Our participants must see paying as a terribly tiring activity, because they praised Norway for allowing users to buy bus cards via mobile phone. Actually most payments there can be done via mobile app, even to beggars (no kidding!).
In Indonesia you can pay all of your service bills at the ATM, while in Kenya there is a service called Mpesa through which you can deposit/withdraw cash, and send/receive money through your phone number.
In France (but not exclusively) you can pay road tolls with a credit card rather than needing cash. The dreaded cash, though, becomes useful in India, where any online shopping can be paid in cash on delivery!
In UK new technology allows you to chat with your NHS doctor. And talking about health, how about this great idea from the USA: in some hospitals when you have surgery they track patients (through a bracelet connected to a screen in the waiting room) wherever they are to let the family members know if they are into the pre-op room, having surgery, waking up etc.
Some orthodontists have video games (like Pac-Man) in the waiting room and TVs on the ceiling of the dentist’s surgery to make the kids look up and stay focused with their mouth open wide.
Moving around is very important all over the world. So our participants stressed a number of good ideas abroad that make all sorts of transport, not only public, public, more enjoyable.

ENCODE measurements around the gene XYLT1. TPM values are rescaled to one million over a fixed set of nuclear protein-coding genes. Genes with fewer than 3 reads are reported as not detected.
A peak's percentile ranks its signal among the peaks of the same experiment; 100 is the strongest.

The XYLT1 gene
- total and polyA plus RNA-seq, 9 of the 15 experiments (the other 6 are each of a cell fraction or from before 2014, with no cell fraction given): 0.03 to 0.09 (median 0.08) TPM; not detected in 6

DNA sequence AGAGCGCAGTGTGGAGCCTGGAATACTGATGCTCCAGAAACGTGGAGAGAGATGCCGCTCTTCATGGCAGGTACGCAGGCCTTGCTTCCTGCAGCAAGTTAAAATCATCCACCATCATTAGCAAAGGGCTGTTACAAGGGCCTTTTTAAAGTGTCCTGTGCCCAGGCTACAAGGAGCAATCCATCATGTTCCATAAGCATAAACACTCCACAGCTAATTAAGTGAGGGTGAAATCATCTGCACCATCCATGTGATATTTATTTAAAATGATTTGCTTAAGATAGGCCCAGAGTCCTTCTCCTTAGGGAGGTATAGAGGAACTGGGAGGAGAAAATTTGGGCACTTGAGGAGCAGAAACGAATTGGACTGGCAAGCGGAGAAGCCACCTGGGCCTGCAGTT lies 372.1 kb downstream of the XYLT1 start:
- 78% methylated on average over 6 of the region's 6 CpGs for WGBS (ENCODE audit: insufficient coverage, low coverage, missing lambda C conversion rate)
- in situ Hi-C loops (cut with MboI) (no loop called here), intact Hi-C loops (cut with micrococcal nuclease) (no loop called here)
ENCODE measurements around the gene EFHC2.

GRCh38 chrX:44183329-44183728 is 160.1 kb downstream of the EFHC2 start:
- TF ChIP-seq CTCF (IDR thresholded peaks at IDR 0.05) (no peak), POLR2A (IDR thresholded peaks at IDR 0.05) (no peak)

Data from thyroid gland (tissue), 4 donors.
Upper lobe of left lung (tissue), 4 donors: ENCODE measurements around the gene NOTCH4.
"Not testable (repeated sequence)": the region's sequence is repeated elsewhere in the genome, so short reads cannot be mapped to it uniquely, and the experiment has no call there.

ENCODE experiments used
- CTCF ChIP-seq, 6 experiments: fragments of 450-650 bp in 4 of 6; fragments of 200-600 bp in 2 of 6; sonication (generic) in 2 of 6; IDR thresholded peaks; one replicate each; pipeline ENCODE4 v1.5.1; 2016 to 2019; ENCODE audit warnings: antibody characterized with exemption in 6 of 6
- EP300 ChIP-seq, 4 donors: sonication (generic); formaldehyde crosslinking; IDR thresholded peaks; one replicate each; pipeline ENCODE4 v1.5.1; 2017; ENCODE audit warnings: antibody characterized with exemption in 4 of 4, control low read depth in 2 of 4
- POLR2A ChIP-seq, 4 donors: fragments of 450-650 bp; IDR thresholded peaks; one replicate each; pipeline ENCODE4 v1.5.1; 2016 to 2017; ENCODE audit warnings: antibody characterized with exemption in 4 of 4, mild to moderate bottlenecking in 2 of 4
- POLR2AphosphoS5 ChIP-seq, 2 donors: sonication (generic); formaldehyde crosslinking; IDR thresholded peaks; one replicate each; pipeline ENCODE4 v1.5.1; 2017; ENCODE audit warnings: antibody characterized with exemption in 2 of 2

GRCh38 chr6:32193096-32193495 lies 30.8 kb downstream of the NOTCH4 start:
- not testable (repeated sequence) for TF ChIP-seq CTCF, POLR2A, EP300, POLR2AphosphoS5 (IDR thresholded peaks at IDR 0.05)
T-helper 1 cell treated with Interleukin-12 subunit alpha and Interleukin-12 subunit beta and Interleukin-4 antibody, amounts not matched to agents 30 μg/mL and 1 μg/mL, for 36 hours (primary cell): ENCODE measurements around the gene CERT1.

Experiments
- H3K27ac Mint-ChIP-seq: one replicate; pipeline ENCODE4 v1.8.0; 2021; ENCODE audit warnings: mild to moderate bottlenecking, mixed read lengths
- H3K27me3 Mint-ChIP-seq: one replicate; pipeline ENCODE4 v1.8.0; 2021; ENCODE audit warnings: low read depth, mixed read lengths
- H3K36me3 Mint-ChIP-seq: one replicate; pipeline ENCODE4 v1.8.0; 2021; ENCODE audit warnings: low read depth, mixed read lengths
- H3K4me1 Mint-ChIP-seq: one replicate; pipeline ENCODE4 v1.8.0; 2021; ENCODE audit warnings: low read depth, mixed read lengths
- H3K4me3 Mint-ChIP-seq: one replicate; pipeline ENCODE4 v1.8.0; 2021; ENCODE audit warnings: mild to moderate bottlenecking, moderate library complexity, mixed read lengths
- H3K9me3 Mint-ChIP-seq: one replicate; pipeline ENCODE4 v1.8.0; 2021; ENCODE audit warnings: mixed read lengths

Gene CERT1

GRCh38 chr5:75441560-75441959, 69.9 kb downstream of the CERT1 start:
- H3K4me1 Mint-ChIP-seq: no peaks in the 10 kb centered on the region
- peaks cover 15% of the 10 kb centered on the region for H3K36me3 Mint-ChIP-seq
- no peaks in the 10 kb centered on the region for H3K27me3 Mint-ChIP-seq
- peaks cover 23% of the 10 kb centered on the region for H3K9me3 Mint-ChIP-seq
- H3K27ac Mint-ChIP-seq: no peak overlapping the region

Besides the already mentioned app that tells you exactly at what time your bus will arrive, there are places, like Switzerland and Japan, where buses lower to pavement level at the stop making it easier for the elderly, the disabled and persons with a pram to get in.
In Switzerland, however, special care is reserved for bicycles: metal rails are placed wherever you find stairs so that bikers can wheel their bike up and down. And when they arrive at their destination? No problem, there are lots of covered parking places for bikes to conveniently protect them.
But what do you do if you are on a bus and need to read the address noted in your phone and your battery is flat? If you are in Norway, no problem! All buses are equipped with USB drives to recharge your appliances.
The funniest ideas abroad
This might not be very useful, but it certainly shows that attention to the public goes beyond the expected: in Finland, when you use a toilet in the airport, a lovely concert of bird chirping will cover possible embarrassing sounds!
Last but not least, Singapore has “pets’ school buses”. Now, our member in Singapore could not find out exactly what the purpose of these buses is (she took a picture, though, a bit blurred but we think it’s interesting to have a glimpse), but she gathers they are used to transport the lovely furry creatures to school. Of course, the Montessori method is highly appreciated!
Do not hesitate to send us the good ideas you find in your host countries! It would be wonderful to enrich this list.
The Expatclic Team
Main photo ©ClaudiaLandini